About Limousin Cattle
Limousin, is a French breed of beef cattle from the Limousin and Marche regions of France.
In 1968, Limousin cattle was imported to Canada from France. The region they originated from was a wet region with harsh climate conditions and poor granite soil. As a result, the growing of field crops was very difficult at best and emphasis was placed on animal agriculture.
As a result of their environment, Limousin cattle evolved into a breed of unusual sturdiness, health and adaptability. This lack of natural resources also enabled the region to remain relatively isolated and the farmers free to develop their cattle with little outside genetic interference. Limousin were originally used as work animals and prized both as beasts of burden and for their beef.
It is known throughout the world as the leading breed for carcass quality and yield. Known throughout the world as the carcass breed, Limousin cattle excel in feed efficiency and have proven to consume less than other animals of the same size and yet perform to equal or superior levels.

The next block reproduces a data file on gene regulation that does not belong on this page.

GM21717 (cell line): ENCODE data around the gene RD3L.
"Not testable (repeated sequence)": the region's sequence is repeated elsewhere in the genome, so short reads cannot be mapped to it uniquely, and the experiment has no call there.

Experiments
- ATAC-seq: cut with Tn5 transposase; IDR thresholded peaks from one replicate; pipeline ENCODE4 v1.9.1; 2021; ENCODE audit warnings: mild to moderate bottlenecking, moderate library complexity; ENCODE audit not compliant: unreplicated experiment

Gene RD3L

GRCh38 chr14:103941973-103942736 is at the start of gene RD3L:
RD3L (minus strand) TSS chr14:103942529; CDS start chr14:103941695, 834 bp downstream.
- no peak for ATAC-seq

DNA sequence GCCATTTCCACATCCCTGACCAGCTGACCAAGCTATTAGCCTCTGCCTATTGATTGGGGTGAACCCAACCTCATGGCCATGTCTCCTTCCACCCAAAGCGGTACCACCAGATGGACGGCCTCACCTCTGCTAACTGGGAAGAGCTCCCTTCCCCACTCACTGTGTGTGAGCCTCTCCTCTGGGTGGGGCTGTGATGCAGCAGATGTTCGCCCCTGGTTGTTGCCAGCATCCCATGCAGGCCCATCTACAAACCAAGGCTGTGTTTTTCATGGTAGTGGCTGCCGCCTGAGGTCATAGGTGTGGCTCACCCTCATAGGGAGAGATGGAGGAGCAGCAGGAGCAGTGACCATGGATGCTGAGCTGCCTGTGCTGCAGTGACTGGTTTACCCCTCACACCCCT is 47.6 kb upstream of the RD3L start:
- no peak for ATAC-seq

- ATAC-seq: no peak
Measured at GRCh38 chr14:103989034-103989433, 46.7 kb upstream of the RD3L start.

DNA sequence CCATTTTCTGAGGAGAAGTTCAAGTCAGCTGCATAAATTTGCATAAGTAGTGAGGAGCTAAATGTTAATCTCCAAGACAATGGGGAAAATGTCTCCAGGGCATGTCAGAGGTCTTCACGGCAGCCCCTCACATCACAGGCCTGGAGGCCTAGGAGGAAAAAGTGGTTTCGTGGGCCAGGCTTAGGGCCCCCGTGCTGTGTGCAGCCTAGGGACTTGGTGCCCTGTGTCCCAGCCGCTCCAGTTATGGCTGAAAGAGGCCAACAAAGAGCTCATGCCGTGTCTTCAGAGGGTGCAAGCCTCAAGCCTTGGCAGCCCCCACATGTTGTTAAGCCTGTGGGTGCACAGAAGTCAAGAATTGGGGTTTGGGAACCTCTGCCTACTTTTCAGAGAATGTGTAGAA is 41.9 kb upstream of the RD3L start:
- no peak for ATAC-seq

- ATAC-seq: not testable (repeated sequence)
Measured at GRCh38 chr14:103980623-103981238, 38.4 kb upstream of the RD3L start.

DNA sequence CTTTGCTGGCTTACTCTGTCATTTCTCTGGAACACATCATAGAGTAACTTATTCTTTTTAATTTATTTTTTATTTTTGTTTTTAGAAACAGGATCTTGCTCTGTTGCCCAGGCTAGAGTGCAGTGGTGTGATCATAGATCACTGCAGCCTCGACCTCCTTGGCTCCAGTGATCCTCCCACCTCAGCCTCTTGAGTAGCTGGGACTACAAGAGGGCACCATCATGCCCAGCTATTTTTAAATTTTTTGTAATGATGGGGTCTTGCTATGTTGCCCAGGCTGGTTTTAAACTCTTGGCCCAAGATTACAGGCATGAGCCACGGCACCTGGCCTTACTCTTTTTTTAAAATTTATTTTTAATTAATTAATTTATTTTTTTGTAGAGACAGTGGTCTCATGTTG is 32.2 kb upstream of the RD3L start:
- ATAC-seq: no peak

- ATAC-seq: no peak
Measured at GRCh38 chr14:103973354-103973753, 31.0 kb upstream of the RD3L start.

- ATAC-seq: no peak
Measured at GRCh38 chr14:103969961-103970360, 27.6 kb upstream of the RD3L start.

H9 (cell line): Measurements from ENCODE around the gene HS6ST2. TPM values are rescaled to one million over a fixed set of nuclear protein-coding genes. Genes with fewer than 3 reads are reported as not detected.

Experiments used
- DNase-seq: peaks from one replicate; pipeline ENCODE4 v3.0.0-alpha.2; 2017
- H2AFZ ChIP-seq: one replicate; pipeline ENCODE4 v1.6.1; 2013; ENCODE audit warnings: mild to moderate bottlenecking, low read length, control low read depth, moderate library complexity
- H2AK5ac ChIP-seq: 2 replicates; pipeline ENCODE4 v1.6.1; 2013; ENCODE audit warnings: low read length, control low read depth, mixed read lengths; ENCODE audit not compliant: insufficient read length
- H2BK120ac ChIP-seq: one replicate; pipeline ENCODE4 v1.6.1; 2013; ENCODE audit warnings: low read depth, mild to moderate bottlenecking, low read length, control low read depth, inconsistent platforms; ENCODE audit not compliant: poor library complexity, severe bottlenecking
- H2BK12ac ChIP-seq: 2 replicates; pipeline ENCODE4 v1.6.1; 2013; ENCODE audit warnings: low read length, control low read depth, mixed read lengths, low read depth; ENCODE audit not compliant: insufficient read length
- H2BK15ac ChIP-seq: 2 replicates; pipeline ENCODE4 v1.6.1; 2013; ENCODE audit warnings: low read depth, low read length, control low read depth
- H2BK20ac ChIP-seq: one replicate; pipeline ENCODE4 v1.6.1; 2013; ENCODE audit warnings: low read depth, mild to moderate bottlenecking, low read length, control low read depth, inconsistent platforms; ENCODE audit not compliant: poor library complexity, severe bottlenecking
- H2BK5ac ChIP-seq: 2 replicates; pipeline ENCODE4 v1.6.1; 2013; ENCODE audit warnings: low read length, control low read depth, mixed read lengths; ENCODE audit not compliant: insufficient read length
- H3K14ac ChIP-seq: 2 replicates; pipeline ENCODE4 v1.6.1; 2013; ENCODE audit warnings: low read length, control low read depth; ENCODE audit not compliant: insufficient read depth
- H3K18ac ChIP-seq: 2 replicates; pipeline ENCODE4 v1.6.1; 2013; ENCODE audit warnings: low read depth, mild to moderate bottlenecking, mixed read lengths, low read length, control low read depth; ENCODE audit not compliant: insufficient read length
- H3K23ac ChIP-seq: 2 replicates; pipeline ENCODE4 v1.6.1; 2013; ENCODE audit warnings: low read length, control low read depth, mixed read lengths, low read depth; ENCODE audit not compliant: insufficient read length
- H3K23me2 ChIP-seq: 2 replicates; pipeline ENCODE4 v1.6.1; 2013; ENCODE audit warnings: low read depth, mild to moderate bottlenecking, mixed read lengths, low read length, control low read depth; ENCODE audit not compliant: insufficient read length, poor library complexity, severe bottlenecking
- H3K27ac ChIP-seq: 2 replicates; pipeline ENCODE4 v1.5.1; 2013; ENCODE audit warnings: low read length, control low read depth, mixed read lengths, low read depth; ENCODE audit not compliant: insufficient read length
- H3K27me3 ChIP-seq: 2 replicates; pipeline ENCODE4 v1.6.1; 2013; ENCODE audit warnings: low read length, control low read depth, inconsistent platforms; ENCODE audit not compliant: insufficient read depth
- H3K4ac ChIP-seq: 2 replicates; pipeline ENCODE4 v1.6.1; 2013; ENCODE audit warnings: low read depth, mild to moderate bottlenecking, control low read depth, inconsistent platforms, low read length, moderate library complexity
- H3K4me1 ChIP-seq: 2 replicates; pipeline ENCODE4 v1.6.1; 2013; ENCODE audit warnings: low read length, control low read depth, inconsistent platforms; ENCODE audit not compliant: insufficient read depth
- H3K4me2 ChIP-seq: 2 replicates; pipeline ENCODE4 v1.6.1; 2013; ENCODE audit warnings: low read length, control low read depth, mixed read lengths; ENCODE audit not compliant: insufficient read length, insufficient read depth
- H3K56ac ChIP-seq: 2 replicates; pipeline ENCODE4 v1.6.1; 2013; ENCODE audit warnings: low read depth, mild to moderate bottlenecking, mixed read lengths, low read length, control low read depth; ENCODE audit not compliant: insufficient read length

Limousin females are valued by many farmers for her easy maintenance, fertility and milking ability. Limousin calves are sought after for their feed conversion and high quality carcass.
The Limousin has a strong boned frame. The females average 650 kilos (1433 lbs) and mature males 1000 kilos (2204 lbs). Their head is small and short with a broad forehead. The neck is short with a broad muzzle.
Their coat colour is golden red. The skin is free from pigmentation.
Limousin guarantee excellent productivity at a low cost. The bulls are extremely fertile and their good conformation is passed on to all progeny, whatever the dams’ breeding, while their lighter frame ensures ease of calving.
Beef producers rearing Limousin cattle can expect bulls and cross-bred cows to do well on marginal land and their progeny to finish faster.